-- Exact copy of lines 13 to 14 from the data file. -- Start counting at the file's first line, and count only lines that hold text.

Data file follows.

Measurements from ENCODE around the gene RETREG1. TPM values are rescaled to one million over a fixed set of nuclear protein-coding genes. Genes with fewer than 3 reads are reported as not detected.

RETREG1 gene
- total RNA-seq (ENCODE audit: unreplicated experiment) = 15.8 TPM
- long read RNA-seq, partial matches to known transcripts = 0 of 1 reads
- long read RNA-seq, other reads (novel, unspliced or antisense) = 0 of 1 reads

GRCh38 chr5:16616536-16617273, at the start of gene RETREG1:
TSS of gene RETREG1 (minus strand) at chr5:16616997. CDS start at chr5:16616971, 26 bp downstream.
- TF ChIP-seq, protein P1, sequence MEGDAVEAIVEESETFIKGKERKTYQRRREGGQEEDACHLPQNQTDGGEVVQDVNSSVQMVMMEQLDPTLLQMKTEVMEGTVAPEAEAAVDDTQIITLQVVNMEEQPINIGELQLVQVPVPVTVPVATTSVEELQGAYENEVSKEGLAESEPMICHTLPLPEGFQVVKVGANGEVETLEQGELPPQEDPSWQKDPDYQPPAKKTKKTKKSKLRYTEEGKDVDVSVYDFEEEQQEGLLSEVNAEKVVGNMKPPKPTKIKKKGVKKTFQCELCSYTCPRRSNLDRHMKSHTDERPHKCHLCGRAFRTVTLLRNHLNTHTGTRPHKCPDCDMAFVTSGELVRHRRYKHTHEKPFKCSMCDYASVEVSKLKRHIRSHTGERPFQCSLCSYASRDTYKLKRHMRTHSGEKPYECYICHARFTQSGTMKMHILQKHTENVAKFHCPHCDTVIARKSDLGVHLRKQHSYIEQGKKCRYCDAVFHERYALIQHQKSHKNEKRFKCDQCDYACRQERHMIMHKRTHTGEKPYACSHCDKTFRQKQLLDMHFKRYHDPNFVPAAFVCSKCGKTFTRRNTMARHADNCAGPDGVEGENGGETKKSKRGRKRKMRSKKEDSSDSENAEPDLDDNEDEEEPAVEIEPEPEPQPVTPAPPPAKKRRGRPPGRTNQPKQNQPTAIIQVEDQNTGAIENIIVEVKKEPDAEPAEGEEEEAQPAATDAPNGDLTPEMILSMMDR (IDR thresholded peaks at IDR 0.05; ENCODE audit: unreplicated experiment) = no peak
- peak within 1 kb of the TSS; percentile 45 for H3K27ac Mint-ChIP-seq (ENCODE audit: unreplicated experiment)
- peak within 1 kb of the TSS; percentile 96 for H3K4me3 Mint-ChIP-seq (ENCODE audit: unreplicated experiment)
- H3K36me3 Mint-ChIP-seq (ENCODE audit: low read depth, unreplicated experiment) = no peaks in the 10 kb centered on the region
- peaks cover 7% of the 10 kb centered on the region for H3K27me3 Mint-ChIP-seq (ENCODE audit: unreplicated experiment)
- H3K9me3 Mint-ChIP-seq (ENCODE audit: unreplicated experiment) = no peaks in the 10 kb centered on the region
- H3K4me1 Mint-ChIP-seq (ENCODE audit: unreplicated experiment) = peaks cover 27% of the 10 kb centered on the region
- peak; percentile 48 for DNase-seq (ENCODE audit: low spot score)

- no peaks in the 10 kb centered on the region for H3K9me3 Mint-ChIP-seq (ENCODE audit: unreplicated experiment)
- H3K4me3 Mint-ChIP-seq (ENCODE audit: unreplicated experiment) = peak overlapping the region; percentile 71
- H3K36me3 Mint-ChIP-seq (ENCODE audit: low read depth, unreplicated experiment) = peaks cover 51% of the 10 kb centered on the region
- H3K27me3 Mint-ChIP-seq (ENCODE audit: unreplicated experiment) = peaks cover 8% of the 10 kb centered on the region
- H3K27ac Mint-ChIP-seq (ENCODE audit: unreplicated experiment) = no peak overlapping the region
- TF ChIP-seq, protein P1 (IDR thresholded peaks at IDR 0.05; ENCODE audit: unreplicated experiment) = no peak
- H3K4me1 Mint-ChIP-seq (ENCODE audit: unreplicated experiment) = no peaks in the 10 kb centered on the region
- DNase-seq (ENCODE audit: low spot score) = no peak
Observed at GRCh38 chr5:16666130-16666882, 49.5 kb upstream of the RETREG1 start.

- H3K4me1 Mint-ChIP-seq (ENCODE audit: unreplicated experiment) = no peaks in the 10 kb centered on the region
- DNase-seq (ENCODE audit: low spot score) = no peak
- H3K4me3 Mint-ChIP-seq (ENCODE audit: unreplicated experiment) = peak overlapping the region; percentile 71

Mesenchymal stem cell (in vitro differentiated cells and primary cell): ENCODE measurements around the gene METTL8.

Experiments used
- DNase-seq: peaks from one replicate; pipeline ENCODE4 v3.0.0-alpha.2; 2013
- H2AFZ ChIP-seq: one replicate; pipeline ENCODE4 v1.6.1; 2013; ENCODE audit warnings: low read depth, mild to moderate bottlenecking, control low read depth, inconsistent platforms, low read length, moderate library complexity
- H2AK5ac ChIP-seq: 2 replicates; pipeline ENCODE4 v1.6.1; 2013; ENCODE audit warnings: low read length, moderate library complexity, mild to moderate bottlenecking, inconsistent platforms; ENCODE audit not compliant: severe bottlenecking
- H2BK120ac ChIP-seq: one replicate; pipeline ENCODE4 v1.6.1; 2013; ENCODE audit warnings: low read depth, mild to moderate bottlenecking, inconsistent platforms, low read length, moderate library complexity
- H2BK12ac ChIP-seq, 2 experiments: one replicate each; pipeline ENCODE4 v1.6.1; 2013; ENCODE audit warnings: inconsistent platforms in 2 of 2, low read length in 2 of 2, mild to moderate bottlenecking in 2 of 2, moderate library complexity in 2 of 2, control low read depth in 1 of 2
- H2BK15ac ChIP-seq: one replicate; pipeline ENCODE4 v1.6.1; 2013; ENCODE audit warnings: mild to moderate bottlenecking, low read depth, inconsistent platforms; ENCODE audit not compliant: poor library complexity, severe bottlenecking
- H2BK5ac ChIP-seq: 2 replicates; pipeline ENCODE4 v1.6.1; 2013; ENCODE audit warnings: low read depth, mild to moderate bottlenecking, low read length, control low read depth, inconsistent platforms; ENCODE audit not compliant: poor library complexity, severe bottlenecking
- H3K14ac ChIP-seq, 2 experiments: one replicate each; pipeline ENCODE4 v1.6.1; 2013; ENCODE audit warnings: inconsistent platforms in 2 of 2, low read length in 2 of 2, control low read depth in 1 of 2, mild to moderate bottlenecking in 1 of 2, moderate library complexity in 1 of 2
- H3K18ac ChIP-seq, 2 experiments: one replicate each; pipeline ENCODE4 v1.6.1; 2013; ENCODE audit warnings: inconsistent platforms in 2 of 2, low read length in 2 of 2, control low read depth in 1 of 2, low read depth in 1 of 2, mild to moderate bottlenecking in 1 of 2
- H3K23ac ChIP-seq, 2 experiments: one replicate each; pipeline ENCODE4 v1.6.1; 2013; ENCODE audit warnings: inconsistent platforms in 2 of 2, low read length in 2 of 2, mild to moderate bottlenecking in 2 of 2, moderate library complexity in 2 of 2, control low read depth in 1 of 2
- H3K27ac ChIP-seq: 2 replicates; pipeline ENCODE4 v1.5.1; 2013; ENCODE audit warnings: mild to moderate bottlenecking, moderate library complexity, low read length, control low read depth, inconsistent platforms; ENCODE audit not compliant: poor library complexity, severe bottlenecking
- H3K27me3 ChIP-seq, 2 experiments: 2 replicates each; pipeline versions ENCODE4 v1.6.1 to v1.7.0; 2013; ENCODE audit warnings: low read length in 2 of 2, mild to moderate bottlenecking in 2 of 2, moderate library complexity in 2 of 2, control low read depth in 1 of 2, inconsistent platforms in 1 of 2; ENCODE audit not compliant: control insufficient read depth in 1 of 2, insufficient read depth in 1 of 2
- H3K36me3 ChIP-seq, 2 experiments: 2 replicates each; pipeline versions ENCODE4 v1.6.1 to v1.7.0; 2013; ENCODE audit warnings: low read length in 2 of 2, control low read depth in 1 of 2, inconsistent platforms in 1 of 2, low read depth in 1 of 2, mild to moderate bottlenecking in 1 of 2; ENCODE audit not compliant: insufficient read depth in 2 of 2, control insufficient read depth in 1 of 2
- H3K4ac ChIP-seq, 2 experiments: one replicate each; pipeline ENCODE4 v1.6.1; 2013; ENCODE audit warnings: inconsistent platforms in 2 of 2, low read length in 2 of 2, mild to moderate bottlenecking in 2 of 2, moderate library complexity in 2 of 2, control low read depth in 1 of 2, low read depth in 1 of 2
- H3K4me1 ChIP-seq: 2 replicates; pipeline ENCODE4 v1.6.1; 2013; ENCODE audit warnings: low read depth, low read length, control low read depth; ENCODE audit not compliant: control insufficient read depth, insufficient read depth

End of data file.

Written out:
- H3K9me3 Mint-ChIP-seq (ENCODE audit: unreplicated experiment) = no peaks in the 10 kb centered on the region
- H3K4me1 Mint-ChIP-seq (ENCODE audit: unreplicated experiment) = peaks cover 27% of the 10 kb centered on the region